Parishes in Southwest Louisiana and counties in Southeast Texas where Rita made landfall suffered from severe to catastrophic flooding and wind damage. According to an October 25, 2005 Disaster Center report, 4,526 single-family dwellings were destroyed in Orange and Jefferson counties located in Southeast Texas. Major damage was sustained by 14,256 additional single-family dwellings, another 26,211 single-family dwellings received minor damage. Mobile homes and apartments sustained significant damage or total destruction. In all, nine Texas counties and five Louisiana Parishes were declared disaster areas after the storm. Electric service was disrupted in some areas of both Louisiana for several weeks. Texas reported the most deaths from the hurricane, where 113 deaths were reported, 107 of which were associated with the evacuation of the Houston metropolitan area. Moderate to severe damage was reported across the lower Mississippi Valley. Rainfall from the storm and its associated remnants extended from Louisiana to Michigan.
Rainfall peaked at 16.00 in in Central Louisiana. Several tornadoes were associated with the hurricane and its subsequent remnants. Throughout the path of Rita, damage totaled about $18.5 billion. As many as 120 deaths in four U. S. states were directly related to the hurricane. On September 7, 2005, a tropical wave emerged off the west coast of Africa and moved westward into the Atlantic Ocean. Failing to produce organized, deep atmospheric convection, the disturbance was not monitored by the National Hurricane Center for tropical cyclogenesis. Convection associated with the system increased late on September 13 before dissipating shortly thereafter. At the same time, a remnant surface trough had developed from a dissipating stationary front and began to drift westward north of the Lesser Antilles. Meanwhile, the tropical wave became better organized and was first noted in the NHC's Tropical Weather Outlooks on September 15 while northeast of Puerto Rico; the wave merged with the surface trough two days triggering an increase in convective activity and organization.
A subsequent decrease in wind shear enabled for additional organization, at 0000 UTC on September 18, the NHC estimated that the storm system had organized enough to be classified as a tropical depression, the eighteenth disturbance during the hurricane season to do so. At the time, the disturbance, classified as Tropical Depression Eighteen, was 80 mi east of Grand Turk Island in the Turks and Caicos and had developed banding features. In favorable conditions for tropical development, the depression organized, attained tropical storm strength at 1800 UTC that day based on data from reconnaissance flights and nearby ships and weather buoys; as a result, the tropical storm was named Rita. However, an increase in moderate southerly vertical wind shear as the result of a nearby upper-level low subdued continued intensification and displaced convective activity to the north of Rita's center of circulation. Once the upper-level low weakened, Rita's center of circulation reformed to the north, compensating for the disorganization that resulted from the wind shear.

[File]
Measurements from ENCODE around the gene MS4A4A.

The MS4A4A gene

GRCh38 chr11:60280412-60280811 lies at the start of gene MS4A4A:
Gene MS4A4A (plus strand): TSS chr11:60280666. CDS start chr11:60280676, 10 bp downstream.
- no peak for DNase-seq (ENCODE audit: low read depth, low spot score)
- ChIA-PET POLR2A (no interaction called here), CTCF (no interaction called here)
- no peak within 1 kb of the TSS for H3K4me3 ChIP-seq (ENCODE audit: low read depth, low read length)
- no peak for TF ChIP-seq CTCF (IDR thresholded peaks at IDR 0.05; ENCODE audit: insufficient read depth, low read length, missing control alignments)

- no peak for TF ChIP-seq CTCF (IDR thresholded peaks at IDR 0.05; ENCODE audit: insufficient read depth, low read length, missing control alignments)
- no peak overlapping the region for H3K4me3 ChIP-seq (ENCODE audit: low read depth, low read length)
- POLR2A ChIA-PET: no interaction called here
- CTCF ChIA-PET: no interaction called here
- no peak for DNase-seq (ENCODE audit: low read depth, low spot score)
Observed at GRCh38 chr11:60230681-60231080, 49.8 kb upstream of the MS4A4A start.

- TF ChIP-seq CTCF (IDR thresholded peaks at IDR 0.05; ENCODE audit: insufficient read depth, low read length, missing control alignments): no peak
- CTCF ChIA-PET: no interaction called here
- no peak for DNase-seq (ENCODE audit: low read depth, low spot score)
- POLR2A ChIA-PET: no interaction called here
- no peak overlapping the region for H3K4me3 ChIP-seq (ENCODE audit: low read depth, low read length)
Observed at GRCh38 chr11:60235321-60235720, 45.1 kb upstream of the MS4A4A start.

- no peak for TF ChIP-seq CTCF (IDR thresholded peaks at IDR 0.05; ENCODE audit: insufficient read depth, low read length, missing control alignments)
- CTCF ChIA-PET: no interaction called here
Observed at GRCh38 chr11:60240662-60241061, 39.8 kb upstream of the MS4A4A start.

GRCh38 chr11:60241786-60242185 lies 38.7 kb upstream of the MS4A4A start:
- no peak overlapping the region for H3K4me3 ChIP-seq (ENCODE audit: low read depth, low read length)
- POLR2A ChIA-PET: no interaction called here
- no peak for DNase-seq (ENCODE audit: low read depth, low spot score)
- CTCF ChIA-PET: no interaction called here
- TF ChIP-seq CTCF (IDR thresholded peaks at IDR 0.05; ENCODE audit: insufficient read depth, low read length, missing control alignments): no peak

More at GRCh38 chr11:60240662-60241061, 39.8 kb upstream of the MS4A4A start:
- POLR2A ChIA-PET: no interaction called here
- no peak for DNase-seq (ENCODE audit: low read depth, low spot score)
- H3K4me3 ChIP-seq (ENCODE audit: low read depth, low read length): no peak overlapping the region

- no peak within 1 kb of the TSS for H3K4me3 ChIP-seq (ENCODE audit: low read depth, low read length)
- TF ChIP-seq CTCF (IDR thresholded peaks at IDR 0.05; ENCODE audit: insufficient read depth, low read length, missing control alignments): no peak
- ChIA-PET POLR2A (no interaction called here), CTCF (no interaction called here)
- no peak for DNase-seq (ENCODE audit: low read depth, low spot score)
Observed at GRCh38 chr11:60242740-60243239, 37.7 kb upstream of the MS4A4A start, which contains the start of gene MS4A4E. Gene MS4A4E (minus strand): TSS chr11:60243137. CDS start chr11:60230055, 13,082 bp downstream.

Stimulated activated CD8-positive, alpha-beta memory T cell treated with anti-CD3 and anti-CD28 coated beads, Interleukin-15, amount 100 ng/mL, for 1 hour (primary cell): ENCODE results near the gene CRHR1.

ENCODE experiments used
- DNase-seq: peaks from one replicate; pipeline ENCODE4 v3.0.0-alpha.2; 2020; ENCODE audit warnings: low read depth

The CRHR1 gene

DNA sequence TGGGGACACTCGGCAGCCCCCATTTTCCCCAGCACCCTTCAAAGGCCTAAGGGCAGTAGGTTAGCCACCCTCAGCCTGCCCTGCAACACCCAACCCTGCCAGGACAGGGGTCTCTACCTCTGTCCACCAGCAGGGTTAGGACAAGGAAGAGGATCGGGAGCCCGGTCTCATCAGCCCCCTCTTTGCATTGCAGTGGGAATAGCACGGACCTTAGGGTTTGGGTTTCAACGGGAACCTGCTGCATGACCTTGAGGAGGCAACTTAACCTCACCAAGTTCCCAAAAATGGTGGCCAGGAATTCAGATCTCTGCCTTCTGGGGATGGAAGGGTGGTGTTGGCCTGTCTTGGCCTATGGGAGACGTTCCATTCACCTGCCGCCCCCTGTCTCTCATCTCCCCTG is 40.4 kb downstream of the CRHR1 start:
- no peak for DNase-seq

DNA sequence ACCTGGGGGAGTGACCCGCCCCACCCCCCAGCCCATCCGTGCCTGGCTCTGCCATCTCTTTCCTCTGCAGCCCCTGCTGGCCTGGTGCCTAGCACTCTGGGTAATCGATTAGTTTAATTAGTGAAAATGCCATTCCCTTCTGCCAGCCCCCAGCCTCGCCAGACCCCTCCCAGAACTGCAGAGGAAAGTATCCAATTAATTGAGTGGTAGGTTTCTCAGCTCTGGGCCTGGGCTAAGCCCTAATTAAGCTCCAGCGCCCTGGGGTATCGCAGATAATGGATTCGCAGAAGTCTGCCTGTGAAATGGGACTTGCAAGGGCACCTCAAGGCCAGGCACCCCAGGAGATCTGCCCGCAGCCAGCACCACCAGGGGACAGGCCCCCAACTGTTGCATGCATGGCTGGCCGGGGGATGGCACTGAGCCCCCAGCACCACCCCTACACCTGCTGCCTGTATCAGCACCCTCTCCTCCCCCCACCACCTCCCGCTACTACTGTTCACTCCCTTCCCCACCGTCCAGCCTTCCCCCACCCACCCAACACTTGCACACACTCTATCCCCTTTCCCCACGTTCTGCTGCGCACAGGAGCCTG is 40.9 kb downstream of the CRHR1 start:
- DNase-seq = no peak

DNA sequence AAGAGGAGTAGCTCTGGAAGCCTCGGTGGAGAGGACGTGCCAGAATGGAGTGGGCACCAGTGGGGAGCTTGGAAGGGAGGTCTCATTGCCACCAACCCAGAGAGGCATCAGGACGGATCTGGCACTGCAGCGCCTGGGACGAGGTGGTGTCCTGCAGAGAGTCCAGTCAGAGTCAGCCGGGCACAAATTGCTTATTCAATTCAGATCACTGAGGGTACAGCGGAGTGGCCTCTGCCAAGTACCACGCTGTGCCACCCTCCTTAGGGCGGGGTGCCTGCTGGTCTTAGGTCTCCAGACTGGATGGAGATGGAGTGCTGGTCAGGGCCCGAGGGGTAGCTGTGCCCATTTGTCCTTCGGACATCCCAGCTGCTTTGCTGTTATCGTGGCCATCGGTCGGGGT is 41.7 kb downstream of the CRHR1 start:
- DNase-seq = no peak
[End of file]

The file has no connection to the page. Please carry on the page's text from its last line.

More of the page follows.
The tropical storm resumed its previous strengthening trend as it was steered westward across The Bahamas along the south periphery of a ridge. Upon entering the Straits of Florida on September 20, Rita strengthened into a Category 1 hurricane by 1200 UTC, while maintaining a minimum barometric pressure of 985 mbar. Six hours Rita intensified further into Category 2 before subsequently passing 45 mi south of Key West, Florida. Aided by a favorable outflow pattern and anomalously warm sea surface temperatures, the trend of rapid deepening continued, Rita reached Category 3 status upon entering the Gulf of Mexico by 0600 UTC on September 21, making it a major hurricane. Once in the Gulf of Mexico, Rita passed over the warm Loop Current during the midday hours of September 21, enabling continued strengthening; as a result, the hurricane's wind field expanded and the storm's barometric pressure fell. By 1800 UTC that day, Rita attained Category 5 hurricane intensity, the highest category on the Saffir–Simpson hurricane wind scale.